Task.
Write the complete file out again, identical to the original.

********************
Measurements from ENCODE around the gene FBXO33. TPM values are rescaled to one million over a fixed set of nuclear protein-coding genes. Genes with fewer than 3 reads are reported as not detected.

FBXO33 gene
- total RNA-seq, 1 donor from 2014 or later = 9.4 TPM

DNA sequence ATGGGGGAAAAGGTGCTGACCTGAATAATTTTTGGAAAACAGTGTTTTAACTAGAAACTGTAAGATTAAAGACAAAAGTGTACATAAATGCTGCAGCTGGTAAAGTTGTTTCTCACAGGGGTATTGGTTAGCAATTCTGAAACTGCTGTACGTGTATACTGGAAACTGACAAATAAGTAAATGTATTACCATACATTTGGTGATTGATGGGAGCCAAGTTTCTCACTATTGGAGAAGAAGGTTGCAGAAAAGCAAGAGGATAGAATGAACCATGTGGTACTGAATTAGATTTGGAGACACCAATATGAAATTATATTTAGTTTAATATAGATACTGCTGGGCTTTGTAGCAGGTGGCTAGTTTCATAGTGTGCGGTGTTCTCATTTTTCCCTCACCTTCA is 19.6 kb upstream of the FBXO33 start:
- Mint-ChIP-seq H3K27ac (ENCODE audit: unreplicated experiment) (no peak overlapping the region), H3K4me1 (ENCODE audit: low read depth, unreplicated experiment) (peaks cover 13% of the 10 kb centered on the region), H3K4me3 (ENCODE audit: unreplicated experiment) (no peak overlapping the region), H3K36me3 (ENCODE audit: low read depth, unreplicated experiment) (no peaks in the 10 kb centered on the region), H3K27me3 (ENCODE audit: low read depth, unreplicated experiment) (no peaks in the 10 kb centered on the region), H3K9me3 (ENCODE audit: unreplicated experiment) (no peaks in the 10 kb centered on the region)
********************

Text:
Measurements from ENCODE around the gene FBXO33. TPM values are rescaled to one million over a fixed set of nuclear protein-coding genes. Genes with fewer than 3 reads are reported as not detected.

FBXO33 gene
- total RNA-seq, 1 donor from 2014 or later = 9.4 TPM

DNA sequence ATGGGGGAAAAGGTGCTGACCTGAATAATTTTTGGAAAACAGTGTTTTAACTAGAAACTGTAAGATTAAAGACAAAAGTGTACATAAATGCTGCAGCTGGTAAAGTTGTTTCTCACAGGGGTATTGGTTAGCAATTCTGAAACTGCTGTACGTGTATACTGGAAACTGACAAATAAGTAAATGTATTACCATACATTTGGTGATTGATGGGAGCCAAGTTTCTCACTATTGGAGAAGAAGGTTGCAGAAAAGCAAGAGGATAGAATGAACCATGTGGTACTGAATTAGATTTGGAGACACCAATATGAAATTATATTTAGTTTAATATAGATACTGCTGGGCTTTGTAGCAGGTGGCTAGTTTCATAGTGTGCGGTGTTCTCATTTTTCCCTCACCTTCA is 19.6 kb upstream of the FBXO33 start:
- Mint-ChIP-seq H3K27ac (ENCODE audit: unreplicated experiment) (no peak overlapping the region), H3K4me1 (ENCODE audit: low read depth, unreplicated experiment) (peaks cover 13% of the 10 kb centered on the region), H3K4me3 (ENCODE audit: unreplicated experiment) (no peak overlapping the region), H3K36me3 (ENCODE audit: low read depth, unreplicated experiment) (no peaks in the 10 kb centered on the region), H3K27me3 (ENCODE audit: low read depth, unreplicated experiment) (no peaks in the 10 kb centered on the region), H3K9me3 (ENCODE audit: unreplicated experiment) (no peaks in the 10 kb centered on the region)